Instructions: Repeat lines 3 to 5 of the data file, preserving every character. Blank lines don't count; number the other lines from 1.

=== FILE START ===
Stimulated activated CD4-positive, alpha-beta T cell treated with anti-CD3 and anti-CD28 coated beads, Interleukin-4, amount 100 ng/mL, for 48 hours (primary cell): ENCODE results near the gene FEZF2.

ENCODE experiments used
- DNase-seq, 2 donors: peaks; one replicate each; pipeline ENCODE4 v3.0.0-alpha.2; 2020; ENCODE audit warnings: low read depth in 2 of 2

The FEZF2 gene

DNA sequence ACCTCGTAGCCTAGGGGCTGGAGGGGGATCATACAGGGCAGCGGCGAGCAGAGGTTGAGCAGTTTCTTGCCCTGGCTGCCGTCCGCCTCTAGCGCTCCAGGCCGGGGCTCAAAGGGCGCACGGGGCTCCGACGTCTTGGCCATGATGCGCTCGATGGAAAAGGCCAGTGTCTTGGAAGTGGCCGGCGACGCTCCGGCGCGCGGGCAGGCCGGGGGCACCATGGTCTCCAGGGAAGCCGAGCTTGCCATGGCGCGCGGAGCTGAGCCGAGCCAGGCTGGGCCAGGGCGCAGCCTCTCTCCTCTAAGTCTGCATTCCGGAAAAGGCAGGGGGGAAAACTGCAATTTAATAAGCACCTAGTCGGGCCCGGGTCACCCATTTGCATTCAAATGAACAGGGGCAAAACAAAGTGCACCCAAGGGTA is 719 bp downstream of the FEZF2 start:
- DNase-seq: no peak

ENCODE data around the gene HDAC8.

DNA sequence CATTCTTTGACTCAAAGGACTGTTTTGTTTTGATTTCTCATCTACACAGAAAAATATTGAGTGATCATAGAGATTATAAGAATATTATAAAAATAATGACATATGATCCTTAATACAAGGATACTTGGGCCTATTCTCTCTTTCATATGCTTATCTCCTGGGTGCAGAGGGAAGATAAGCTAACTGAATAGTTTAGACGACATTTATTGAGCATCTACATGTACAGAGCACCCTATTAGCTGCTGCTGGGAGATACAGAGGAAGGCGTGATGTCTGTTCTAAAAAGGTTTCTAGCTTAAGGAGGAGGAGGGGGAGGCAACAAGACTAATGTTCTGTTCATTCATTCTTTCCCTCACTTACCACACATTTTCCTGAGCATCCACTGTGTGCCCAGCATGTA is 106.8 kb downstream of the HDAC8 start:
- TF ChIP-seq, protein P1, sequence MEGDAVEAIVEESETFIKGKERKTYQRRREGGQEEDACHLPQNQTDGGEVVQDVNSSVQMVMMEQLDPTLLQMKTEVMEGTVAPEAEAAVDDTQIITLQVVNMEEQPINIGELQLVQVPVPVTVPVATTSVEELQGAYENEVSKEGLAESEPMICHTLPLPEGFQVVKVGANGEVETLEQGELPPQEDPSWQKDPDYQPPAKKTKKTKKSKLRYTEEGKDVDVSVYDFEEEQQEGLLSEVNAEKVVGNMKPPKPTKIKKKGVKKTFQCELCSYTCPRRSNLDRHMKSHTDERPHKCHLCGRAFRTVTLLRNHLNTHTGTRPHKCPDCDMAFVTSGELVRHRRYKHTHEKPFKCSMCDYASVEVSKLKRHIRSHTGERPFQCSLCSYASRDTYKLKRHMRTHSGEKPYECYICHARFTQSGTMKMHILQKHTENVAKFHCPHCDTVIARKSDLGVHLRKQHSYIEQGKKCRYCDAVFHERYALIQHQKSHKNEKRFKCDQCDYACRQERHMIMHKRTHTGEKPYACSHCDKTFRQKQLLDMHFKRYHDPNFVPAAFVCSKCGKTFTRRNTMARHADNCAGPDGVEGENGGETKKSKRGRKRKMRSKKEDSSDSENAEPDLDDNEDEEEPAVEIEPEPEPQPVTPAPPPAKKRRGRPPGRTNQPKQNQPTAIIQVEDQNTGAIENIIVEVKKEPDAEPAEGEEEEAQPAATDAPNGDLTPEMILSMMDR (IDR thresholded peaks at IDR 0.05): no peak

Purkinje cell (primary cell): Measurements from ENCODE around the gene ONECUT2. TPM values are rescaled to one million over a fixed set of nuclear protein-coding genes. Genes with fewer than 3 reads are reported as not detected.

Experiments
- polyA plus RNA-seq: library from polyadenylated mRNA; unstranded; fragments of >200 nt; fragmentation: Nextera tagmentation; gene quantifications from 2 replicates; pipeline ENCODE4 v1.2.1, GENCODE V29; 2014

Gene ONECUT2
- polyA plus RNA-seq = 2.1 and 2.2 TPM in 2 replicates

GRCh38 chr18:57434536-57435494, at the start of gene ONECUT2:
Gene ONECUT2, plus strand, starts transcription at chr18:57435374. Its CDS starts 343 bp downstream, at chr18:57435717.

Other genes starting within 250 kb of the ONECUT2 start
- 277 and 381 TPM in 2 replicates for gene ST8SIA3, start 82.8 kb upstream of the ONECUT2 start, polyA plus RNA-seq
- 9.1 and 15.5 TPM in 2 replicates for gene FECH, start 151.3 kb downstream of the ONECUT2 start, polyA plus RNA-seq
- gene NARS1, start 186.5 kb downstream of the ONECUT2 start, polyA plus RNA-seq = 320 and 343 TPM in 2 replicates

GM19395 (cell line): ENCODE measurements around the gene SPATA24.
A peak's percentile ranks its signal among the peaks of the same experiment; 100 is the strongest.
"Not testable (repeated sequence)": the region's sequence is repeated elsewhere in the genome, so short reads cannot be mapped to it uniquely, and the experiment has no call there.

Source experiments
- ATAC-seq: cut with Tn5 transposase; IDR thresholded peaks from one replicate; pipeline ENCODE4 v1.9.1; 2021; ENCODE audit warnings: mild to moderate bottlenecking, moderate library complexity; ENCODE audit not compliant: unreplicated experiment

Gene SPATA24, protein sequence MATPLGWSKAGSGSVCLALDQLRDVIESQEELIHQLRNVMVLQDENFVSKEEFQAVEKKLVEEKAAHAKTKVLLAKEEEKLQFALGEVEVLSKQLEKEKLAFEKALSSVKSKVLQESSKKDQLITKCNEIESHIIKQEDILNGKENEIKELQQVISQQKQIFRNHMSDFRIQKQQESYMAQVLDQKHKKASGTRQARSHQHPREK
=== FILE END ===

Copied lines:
- DNase-seq, 2 donors: peaks; one replicate each; pipeline ENCODE4 v3.0.0-alpha.2; 2020; ENCODE audit warnings: low read depth in 2 of 2

The FEZF2 gene

DNA sequence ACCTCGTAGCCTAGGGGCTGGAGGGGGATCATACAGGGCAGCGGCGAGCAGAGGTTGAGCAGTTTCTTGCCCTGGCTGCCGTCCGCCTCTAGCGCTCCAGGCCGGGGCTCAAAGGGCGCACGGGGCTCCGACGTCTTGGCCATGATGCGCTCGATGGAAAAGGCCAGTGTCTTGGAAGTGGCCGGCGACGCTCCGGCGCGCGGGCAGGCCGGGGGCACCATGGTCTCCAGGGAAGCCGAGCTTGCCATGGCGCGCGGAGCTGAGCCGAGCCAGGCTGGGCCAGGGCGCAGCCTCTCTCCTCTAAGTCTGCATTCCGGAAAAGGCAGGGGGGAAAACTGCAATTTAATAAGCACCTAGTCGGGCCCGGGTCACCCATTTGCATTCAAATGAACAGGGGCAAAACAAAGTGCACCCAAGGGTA is 719 bp downstream of the FEZF2 start: